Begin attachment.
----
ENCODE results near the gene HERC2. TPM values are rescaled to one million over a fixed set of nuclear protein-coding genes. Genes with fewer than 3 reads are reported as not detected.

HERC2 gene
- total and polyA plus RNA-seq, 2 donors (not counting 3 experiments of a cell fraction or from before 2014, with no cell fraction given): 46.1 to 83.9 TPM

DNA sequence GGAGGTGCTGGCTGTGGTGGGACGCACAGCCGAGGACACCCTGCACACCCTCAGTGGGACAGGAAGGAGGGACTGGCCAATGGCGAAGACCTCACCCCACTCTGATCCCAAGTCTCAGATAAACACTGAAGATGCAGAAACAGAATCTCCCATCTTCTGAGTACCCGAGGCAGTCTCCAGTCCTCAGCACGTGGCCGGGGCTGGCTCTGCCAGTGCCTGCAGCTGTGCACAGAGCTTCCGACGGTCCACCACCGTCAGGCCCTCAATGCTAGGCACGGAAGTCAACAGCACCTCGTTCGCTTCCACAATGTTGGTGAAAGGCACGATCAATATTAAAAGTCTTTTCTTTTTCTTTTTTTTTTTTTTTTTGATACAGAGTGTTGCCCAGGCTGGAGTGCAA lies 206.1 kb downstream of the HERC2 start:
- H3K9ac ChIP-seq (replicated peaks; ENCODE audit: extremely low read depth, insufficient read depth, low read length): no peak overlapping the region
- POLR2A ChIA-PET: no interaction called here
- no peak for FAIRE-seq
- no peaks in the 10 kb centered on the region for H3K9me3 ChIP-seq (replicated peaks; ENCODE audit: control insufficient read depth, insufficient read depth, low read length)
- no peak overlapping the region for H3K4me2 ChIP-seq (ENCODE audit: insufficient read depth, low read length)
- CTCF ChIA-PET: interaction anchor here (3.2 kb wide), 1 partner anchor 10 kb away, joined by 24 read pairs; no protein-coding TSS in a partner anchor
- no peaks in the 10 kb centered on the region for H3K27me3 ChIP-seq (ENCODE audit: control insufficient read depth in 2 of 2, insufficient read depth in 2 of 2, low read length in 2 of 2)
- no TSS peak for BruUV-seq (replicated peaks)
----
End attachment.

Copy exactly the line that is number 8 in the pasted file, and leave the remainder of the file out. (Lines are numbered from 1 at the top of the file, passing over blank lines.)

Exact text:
- no peaks in the 10 kb centered on the region for H3K9me3 ChIP-seq (replicated peaks; ENCODE audit: control insufficient read depth, insufficient read depth, low read length)